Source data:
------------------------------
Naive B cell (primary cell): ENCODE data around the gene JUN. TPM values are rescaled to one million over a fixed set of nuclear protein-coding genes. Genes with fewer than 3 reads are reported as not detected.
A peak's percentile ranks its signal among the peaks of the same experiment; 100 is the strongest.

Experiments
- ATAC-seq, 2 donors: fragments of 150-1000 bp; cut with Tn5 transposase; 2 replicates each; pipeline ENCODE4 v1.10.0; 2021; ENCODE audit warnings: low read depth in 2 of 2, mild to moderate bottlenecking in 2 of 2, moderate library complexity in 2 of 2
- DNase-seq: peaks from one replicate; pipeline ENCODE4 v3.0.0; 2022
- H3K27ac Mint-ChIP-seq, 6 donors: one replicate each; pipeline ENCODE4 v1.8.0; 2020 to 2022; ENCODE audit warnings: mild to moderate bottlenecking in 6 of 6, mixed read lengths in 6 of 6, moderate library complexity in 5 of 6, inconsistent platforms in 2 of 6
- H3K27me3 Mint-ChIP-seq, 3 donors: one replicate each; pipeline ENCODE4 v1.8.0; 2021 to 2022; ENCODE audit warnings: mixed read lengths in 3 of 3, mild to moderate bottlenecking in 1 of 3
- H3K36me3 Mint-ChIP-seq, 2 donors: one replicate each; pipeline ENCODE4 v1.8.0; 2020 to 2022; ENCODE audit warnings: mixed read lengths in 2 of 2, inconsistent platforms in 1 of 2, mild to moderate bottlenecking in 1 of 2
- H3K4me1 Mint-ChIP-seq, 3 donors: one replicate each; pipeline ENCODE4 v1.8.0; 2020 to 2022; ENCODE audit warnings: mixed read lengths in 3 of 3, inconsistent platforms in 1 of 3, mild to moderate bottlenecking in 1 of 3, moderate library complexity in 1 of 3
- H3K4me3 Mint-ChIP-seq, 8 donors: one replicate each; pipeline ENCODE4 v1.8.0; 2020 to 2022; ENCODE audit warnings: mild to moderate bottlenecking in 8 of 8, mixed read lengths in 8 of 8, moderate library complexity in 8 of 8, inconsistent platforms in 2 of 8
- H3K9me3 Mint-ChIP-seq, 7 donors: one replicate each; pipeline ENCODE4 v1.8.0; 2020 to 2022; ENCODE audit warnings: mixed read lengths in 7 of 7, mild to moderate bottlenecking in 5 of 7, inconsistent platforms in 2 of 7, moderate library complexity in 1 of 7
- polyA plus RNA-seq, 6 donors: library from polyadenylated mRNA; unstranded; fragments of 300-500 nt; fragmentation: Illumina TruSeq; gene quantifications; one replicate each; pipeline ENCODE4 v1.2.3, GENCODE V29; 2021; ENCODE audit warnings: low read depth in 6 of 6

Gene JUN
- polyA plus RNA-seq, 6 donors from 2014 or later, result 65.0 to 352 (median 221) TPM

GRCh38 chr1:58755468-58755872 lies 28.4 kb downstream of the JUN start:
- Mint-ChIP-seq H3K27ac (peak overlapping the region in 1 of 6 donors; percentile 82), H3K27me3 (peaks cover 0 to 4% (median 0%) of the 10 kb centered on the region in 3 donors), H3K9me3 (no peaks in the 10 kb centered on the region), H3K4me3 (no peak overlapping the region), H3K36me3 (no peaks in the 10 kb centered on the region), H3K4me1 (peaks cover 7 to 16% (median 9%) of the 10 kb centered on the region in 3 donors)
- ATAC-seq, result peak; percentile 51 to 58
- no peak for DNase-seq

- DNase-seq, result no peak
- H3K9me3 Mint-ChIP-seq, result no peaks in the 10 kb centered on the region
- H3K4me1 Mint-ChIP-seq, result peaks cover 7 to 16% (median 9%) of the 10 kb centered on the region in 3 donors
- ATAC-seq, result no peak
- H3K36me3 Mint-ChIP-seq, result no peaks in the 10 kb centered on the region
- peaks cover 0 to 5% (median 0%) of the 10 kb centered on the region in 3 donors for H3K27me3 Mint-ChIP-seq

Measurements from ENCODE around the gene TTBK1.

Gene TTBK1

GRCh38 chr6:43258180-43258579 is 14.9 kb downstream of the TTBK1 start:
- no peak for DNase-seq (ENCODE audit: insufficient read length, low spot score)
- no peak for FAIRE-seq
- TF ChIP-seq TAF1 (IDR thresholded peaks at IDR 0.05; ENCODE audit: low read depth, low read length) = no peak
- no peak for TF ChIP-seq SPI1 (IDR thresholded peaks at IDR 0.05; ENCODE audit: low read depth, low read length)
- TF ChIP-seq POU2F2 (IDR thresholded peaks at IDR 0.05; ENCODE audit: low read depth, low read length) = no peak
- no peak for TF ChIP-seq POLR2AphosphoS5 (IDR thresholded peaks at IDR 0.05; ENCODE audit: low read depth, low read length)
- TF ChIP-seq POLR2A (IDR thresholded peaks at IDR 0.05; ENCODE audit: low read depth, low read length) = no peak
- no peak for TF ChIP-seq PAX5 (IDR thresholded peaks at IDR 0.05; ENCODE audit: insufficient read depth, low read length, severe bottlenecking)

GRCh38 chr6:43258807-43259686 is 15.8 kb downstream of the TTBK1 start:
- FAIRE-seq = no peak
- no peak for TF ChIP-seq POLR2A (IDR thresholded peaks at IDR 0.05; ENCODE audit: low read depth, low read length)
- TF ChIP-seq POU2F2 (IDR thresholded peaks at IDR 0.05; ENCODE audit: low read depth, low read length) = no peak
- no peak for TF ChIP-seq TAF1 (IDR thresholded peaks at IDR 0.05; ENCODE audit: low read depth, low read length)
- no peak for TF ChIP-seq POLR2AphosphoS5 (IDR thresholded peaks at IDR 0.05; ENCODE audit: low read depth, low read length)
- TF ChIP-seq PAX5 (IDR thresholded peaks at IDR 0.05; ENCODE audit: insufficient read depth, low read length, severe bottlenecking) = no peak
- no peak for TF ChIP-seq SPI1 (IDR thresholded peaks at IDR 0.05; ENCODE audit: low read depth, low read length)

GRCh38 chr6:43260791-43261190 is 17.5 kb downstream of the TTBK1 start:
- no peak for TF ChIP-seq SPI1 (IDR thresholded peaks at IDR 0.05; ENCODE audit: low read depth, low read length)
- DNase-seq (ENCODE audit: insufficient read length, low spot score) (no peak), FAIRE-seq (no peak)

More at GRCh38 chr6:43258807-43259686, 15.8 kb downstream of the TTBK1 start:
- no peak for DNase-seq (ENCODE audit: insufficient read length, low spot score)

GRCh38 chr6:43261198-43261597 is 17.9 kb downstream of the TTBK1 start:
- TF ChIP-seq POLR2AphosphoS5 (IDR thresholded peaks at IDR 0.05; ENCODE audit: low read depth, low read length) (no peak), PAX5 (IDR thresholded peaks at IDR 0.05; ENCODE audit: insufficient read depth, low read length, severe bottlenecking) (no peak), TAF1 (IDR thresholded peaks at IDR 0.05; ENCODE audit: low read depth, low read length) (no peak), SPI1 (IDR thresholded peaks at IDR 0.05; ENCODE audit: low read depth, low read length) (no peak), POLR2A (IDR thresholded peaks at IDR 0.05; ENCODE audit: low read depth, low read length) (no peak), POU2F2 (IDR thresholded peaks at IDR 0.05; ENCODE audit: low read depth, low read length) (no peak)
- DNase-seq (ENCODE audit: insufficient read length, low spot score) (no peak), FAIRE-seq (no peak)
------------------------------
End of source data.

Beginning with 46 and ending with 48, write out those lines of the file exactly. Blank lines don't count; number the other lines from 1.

- DNase-seq (ENCODE audit: insufficient read length, low spot score) (no peak), FAIRE-seq (no peak)

More at GRCh38 chr6:43258807-43259686, 15.8 kb downstream of the TTBK1 start:
- no peak for DNase-seq (ENCODE audit: insufficient read length, low spot score)